In Pennsylvania, a Republican lawmaker unhappy with a State Supreme Court ruling on gerrymandering wants to impeach the Democratic justices who authored it. In Iowa, a running dispute over allowing firearms in courthouses has prompted bills by Republican sponsors to slash judges’ pay and require them to personally pay rent for courtrooms that are gun-free. In North Carolina, the Republican Party is working on sweeping changes to rein in state courts that have repeatedly undercut or blocked laws passed by the legislature. Rather than simply fighting judicial rulings, elected officials in some states across the country — largely Republicans, but Democrats as well — are increasingly seeking to punish or restrain judges who hand down unfavorable decisions, accusing them of making law instead of interpreting it.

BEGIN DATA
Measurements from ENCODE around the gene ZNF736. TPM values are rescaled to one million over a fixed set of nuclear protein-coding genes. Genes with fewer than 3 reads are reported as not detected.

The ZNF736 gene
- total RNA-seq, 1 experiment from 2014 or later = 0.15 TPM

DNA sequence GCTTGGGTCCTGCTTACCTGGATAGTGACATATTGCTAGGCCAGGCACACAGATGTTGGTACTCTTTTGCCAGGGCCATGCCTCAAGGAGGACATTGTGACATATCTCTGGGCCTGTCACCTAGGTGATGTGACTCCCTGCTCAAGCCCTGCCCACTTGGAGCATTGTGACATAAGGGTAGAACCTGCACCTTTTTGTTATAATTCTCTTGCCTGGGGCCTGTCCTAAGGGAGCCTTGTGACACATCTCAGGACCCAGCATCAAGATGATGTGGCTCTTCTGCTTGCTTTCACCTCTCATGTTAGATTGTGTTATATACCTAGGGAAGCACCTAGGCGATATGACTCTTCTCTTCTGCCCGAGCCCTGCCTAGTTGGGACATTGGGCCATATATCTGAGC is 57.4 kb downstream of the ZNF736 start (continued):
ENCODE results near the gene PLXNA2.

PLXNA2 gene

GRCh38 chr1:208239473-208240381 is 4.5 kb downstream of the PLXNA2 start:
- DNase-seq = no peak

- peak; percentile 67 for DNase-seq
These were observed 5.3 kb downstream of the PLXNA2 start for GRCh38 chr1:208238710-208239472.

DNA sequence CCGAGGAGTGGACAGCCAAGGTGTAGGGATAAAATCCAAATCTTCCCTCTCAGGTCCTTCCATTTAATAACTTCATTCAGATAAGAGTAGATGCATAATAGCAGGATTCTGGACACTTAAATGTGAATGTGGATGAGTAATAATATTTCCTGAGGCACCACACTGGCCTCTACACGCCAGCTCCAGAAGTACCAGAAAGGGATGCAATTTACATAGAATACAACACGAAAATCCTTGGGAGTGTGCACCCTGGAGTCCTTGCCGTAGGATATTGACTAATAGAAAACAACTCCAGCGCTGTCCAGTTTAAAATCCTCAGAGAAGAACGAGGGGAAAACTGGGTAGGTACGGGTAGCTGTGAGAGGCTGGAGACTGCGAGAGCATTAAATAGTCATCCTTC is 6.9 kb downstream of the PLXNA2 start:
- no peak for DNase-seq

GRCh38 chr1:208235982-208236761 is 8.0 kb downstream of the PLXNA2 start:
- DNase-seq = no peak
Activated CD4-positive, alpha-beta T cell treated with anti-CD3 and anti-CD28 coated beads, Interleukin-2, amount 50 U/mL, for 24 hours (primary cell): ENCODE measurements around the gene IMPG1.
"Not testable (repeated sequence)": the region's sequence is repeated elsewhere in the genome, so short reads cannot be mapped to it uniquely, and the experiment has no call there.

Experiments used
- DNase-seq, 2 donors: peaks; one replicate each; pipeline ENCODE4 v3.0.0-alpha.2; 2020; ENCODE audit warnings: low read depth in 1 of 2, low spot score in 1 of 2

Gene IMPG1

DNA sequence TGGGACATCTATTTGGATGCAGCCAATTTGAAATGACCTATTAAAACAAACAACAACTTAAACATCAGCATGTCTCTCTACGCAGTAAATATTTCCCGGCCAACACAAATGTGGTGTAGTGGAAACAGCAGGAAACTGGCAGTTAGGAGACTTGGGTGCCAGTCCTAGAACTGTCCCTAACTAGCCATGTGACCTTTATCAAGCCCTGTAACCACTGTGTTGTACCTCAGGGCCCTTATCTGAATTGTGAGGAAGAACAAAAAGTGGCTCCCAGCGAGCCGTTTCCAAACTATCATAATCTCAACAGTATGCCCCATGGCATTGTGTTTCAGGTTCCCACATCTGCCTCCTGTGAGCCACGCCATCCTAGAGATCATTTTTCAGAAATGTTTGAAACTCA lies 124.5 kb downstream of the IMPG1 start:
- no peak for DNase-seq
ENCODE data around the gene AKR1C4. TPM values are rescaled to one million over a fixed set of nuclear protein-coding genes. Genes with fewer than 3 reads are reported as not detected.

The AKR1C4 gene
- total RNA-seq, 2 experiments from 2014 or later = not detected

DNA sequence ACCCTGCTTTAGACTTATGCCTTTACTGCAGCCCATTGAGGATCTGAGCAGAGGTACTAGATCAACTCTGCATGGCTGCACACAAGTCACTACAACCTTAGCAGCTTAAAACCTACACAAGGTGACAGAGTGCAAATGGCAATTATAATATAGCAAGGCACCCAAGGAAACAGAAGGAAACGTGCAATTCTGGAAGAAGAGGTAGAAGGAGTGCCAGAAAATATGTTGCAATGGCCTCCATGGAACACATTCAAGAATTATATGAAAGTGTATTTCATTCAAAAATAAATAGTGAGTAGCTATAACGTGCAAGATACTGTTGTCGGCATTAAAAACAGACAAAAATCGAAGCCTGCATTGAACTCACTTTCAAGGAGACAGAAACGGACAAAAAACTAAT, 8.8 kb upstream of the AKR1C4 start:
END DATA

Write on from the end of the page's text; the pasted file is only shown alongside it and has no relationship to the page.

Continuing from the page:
Civil liberties advocates and other critics have a different take: The real law-flouting, they say, is by politicians who want to punish justices whose decisions offend their own ideological leanings.
Court-bashing is nothing new. As far back as the 1800s, New Hampshire’s legislature disbanded the state’s Supreme Court five times, said Bill Raftery, a senior analyst at the National Center for State Courts in Williamsburg, Va., who has tracked legislation affecting the judicial system for years.
But political attempts to reshape or constrain state courts have risen sharply in the last 10 years, Mr. Raftery said, propelled by polarization and a fading of the civics-book notion of governmental checks and balances. That became especially true, he said, during the Great Recession that began in 2007, when legislators slashed spending for state judicial systems in the name of balancing budgets — but also, sometimes, in the cause of punishing courts for rulings they disliked.